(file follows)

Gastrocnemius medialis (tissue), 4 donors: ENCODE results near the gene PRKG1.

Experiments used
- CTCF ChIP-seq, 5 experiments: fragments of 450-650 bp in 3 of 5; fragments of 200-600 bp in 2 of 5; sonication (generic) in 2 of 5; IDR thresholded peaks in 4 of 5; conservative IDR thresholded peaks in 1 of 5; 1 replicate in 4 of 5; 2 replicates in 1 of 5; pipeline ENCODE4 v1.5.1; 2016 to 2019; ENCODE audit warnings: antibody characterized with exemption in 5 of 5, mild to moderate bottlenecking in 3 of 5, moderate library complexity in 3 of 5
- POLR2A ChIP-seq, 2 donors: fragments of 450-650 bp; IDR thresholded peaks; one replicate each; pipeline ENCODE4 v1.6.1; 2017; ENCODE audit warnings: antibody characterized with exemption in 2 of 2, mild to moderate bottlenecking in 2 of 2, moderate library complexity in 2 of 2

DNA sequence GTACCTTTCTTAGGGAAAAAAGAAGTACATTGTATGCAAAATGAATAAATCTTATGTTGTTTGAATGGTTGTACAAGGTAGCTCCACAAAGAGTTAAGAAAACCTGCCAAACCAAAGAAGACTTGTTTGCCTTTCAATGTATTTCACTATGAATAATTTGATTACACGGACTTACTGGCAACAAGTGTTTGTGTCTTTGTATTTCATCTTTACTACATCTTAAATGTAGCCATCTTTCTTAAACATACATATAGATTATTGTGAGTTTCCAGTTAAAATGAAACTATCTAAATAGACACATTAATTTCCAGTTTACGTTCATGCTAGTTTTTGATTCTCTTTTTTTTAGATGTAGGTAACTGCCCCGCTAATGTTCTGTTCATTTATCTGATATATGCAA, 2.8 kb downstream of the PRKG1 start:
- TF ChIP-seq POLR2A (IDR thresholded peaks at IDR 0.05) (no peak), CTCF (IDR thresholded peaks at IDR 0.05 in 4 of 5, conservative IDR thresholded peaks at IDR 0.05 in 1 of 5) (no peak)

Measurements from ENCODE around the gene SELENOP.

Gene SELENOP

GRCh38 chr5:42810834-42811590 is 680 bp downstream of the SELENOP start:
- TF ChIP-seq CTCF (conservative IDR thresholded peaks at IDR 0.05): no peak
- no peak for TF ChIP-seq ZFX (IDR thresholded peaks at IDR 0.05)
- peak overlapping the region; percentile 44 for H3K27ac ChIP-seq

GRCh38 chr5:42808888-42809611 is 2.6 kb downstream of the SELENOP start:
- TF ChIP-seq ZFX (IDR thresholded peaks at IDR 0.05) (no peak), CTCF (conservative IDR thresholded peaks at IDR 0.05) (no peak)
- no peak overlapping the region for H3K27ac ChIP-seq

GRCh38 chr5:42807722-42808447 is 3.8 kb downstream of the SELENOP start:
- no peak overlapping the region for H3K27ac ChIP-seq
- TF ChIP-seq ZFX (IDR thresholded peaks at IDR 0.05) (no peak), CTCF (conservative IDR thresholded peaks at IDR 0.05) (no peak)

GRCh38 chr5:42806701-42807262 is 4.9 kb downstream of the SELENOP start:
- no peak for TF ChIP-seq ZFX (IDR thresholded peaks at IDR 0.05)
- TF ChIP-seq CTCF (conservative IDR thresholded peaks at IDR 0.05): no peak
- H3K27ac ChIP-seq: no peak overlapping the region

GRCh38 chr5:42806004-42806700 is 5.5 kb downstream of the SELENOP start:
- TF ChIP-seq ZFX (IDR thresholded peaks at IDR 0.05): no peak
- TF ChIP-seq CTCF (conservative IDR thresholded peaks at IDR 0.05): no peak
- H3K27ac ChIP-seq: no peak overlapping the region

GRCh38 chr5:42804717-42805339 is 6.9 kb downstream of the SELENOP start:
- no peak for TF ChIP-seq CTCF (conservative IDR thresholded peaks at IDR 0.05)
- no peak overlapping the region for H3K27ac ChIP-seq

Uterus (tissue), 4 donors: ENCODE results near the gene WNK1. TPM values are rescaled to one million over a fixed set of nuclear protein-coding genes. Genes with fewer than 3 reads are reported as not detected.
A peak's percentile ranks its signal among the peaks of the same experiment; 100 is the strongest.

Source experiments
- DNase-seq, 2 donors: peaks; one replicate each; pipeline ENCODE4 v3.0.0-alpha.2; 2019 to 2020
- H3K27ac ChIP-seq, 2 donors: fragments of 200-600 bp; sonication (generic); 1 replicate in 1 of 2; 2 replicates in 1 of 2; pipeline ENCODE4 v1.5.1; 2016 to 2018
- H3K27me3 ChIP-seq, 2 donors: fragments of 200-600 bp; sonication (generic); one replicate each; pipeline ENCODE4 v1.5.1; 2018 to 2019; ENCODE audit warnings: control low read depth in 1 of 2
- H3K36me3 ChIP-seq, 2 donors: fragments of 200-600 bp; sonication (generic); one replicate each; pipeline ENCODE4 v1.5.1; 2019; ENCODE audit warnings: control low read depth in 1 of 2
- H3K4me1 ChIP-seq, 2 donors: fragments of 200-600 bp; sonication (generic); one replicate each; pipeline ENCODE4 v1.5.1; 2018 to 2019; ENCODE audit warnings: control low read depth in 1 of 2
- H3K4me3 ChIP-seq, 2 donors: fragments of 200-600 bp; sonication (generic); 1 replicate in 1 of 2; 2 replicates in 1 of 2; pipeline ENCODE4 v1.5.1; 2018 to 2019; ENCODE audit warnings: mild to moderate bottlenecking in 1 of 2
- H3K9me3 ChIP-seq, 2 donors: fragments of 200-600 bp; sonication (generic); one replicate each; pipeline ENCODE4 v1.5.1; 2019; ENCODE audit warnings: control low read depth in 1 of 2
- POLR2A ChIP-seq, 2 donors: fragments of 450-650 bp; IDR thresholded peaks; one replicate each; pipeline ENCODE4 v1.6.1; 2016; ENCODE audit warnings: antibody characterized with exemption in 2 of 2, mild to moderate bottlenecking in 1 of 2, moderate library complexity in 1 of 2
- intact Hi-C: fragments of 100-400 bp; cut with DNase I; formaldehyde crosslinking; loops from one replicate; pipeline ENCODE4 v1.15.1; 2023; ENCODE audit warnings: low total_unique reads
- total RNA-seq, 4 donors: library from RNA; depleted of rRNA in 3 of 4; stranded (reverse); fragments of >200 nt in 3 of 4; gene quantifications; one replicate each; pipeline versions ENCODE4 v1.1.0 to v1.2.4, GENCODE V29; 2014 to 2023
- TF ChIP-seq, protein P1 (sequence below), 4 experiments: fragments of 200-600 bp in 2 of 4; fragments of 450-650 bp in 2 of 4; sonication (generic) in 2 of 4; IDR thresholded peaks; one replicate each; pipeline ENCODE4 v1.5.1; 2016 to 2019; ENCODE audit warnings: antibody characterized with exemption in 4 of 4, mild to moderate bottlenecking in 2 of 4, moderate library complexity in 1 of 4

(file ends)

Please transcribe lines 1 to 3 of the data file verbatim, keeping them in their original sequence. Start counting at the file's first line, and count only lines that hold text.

Gastrocnemius medialis (tissue), 4 donors: ENCODE results near the gene PRKG1.

Experiments used
- CTCF ChIP-seq, 5 experiments: fragments of 450-650 bp in 3 of 5; fragments of 200-600 bp in 2 of 5; sonication (generic) in 2 of 5; IDR thresholded peaks in 4 of 5; conservative IDR thresholded peaks in 1 of 5; 1 replicate in 4 of 5; 2 replicates in 1 of 5; pipeline ENCODE4 v1.5.1; 2016 to 2019; ENCODE audit warnings: antibody characterized with exemption in 5 of 5, mild to moderate bottlenecking in 3 of 5, moderate library complexity in 3 of 5